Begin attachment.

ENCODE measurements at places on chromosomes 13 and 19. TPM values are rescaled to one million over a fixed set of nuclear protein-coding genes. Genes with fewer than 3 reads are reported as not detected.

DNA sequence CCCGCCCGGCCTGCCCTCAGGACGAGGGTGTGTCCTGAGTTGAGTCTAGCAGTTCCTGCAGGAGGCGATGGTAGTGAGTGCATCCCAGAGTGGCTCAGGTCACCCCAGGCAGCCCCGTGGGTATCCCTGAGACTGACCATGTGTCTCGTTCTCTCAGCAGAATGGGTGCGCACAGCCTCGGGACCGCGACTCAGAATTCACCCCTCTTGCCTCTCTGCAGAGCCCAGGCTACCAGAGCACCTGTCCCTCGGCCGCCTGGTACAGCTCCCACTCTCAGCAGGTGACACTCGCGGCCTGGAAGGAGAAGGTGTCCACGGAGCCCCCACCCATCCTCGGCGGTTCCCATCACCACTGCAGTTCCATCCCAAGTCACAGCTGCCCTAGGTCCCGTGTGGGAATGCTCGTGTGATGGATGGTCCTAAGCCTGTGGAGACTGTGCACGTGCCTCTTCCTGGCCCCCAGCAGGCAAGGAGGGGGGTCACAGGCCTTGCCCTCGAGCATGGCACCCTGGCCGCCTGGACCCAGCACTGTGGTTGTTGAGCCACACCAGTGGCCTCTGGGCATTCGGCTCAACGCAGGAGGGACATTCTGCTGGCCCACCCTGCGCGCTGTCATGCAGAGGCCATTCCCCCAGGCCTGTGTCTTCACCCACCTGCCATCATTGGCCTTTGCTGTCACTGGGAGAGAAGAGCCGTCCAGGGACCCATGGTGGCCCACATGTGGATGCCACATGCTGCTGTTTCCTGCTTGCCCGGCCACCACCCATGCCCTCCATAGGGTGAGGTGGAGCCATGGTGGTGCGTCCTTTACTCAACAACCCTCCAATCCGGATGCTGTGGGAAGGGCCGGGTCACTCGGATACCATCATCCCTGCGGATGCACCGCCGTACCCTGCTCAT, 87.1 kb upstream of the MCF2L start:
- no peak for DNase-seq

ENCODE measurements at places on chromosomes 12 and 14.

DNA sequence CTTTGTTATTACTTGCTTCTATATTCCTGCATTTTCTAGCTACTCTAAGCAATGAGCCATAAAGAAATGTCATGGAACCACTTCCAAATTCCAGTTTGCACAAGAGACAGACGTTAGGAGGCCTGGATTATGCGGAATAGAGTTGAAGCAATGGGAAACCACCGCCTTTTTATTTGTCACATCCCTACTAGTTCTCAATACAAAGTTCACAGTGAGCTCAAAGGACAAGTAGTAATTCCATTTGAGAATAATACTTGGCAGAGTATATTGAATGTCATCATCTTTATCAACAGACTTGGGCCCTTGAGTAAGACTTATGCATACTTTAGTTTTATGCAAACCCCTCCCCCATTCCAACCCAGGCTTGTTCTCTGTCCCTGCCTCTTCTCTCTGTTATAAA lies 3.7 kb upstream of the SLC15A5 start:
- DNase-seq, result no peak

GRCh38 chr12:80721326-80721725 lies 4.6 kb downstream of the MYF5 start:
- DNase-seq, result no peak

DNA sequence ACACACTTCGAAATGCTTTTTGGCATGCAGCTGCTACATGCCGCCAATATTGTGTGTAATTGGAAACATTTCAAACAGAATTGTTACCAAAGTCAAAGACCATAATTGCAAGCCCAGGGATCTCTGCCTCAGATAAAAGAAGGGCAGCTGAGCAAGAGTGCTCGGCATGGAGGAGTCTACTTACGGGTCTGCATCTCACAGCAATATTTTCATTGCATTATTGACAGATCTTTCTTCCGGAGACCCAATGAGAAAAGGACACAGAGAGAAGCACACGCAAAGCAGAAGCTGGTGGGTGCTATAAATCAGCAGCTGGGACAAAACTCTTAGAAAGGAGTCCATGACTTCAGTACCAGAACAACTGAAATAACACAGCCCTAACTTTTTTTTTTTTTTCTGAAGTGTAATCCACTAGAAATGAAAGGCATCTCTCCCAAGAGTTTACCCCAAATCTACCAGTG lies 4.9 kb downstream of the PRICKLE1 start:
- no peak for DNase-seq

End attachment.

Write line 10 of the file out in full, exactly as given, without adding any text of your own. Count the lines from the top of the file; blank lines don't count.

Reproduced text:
- no peak for DNase-seq